Anonymous, 22 Feb 2020
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keyword: Iran

Videogame Development in the Middle East: Iran, the Arab World, and Beyond

Videogame producers in the Middle East face many challenges, which make local game development more difficult than in the US or Europe. This chapter discusses these challenges and identifies the particular production strategies and design features local game developers use in order to adapt to them. In other words, it analyzes the broader cultural, social and political aspects that shape videogame design and production in the Middle East, focusing particularly on the Arab world and Iran. By doing so, it aims to transcend the fragmented character of existing research and propose a theoretical framework for the contextualization of videogame development in the Middle East.

New Book: Visual Culture in the Modern Middle East: Rhetoric of the Image

This book examines the power and role of the image in modern Middle Eastern societies. The essays explore the role and function of image making to highlight the ways in which the images “speak” and what visual languages mean for the construction of Islamic subjectivities, the distribution of power, and the formation of identity and belonging. The book addresses aspects of the visual in the Islamic world, including the presentation of Islam on television; on the internet and other digital media; in banners, posters, murals, and graffiti; and in the satirical press, cartoons, and children’s books.

Iran Elections 2013: Zahra for President

With the Iranian presidential election to be held on 14 June 2013, a campaign Vote4Zahra has been launched. Zahra, a virtual candidate and fictional character of the graphic novel Zahra's Paradise, represents the freedom platform and calls for fair elections. The campaign's goal is to attract attention to the undemocratic political environment in the country.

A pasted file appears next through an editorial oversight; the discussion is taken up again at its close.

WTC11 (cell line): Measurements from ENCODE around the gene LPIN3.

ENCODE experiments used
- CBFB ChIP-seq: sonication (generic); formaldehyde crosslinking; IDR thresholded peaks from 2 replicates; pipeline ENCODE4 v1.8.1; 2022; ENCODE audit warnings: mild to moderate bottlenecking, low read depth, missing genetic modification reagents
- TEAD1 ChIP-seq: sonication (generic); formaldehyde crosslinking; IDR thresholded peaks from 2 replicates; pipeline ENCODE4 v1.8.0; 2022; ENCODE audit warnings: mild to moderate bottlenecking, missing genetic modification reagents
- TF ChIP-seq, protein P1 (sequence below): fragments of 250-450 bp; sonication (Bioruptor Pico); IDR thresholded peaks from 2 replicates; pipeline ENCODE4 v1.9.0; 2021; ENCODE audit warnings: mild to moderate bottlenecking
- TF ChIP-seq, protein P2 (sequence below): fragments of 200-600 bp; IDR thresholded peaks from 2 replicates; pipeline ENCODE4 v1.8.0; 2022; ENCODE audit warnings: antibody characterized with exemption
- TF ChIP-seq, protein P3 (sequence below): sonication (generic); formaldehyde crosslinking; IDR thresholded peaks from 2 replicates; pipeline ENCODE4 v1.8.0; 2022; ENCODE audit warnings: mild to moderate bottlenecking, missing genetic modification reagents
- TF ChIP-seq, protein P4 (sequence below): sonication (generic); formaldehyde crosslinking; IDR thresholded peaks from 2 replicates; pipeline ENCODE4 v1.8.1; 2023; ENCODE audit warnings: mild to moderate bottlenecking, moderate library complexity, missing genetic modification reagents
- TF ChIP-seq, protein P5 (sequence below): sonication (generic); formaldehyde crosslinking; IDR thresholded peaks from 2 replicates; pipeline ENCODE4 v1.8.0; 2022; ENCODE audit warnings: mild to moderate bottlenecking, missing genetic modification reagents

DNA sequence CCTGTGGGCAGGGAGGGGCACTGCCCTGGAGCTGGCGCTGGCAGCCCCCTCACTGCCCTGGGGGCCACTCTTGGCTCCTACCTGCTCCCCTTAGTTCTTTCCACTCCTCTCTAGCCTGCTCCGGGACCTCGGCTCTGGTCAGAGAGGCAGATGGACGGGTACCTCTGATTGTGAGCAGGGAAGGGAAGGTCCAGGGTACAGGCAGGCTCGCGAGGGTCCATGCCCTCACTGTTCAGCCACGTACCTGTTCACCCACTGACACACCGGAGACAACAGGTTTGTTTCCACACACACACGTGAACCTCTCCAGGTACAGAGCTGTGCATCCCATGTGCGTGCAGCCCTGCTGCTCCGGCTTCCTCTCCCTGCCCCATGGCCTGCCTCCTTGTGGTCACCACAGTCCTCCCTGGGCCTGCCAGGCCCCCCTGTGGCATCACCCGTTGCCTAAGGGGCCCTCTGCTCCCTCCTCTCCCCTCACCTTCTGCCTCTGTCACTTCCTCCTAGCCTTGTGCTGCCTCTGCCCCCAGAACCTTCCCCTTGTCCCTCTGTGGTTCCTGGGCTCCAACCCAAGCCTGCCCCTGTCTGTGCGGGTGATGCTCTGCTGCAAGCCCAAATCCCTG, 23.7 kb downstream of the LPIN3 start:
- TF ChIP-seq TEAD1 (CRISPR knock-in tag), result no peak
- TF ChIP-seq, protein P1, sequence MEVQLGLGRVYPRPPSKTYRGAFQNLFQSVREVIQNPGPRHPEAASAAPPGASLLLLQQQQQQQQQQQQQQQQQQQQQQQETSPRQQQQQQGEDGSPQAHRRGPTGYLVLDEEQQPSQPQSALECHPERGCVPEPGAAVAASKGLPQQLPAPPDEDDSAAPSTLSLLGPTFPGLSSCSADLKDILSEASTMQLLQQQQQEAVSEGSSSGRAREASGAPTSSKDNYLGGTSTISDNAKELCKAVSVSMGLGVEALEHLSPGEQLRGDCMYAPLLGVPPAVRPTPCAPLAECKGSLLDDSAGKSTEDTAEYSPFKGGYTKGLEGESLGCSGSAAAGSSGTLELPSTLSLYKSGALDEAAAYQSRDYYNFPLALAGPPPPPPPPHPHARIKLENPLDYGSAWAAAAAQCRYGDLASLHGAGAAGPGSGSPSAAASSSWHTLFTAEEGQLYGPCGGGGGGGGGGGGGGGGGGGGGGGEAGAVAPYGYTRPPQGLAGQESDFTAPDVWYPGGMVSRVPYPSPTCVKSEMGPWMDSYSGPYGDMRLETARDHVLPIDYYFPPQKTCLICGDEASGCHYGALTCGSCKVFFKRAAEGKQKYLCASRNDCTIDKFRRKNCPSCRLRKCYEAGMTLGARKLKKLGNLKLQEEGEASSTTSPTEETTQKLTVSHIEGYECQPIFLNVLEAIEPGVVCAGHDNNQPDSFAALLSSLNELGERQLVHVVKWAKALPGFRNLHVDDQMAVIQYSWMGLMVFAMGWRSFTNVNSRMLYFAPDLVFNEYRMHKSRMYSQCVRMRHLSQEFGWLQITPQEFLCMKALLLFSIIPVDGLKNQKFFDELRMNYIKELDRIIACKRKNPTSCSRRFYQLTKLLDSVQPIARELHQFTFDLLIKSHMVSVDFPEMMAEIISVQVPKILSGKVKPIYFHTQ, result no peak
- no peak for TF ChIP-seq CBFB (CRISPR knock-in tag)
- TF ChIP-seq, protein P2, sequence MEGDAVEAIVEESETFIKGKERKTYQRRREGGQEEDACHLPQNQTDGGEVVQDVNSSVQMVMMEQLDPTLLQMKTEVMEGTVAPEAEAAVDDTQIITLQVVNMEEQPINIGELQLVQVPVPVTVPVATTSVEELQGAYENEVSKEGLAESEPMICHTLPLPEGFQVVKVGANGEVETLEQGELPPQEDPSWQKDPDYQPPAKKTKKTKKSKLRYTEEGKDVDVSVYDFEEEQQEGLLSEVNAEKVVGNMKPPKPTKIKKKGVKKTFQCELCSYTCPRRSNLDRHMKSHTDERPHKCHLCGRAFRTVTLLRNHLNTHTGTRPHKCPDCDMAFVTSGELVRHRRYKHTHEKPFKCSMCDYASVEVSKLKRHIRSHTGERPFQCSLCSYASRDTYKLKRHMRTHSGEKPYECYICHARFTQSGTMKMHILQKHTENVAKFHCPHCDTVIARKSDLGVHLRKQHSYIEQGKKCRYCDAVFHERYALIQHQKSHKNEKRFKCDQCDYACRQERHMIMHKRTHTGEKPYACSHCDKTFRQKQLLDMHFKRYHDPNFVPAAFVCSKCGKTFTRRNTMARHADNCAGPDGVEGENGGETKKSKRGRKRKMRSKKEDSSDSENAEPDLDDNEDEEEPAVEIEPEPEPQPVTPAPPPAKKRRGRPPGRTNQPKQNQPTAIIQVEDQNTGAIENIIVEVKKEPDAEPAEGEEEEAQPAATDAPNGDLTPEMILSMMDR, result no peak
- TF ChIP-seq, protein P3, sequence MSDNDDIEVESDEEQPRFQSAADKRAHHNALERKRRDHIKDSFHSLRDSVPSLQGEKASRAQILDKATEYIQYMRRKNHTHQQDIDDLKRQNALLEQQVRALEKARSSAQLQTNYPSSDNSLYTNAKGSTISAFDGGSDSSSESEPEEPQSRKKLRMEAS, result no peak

Book: Diasporas and Diplomacy: Cosmopolitan contact zones at the BBC World Service (1932–2012)

The book analyzes the exercise of British ‘soft power’ through the BBC’s foreign language services, and the diplomatic role played by their diasporic broadcasters. The book offers the first historical and comparative analysis of the ‘corporate cosmopolitanism’ that has characterized the work of the BBC’s international services since the inception of its Empire Service in 1932 – from radio to the Internet.

An Infographic: Internet Censorship in Iran

The Iran Media Program, a project of the Center for Global Communication Studies at the Annenberg School for Communication, University of Pennsylvania, published an infographic that illustrates the constellation of bodies currently involved in Internet censorship in Iran.

New Report: Archetypes of Iranian Internet Use

The study seeks to complement standard online research techniques by providing a richer picture of Iranian Internet users. The novel research method utilized in this study features 'archetypes' whose characteristics are described in vignettes, and who are defined based on their relationship with the Internet. Taking this approach, the study considers the Internet as an ecosystem, and works toward providing a more realistic narration of the diversity of Iranian Internet users and online environments.

Iran and the Middle East: present and future challenges between international and domestic dynamics

Sep 12, 2013 – Sep 14, 2013
Florence
Italy
Italian Society of Political Science, University of Florence
http://www.sisp.it/convegno/2013/sezioni/73/
Paola Rivetti
politics, Syria, Iran, Egypt, public sphere, Italy, photography
paola.rivetti@dcu.ie
May 10, 2013

New Book: Between the Middle East and the Americas: The Cultural Politics of Diaspora

The book highlights the fraught and ambivalent situation of Arabs/Muslims in the Americas, where they are at once celebrated and demonized, integrated and marginalized, simultaneously invisible and spectacularly visible. The essays cover such themes as Arab hip-hop's transnational imaginary; gender/sexuality and the Muslim digital diaspora; patriotic drama and the media's War on Terror; the global negotiation of the Prophet Mohammad cartoons controversy; the Latin American paradoxes of Turcophobia/Turcophilia; the ambiguities of the bellydancing fad; French and American commodification of Rumi spirituality; the reception of Iranian memoirs as cultural domestication; and the politics of translation of Turkish novels into English.

Reporters Without Borders' Enemies of the Internet Report 2013

Reporters Without Borders releases its Enemies of the Internet 2013 Report. Special Edition: Surveillance, which focuses on "all the monitoring and spying" that is targeting dissidents, activists and citizens in general. Five countries identified as "State Enemies of the Internet" are Syria, China, Iran, Bahrain and Vietnam. Five private-sector companies listed as "Corporate Enemies of the Internet" are Gamma, Trovicor, Hacking Team, Amesys and Blue Coat.
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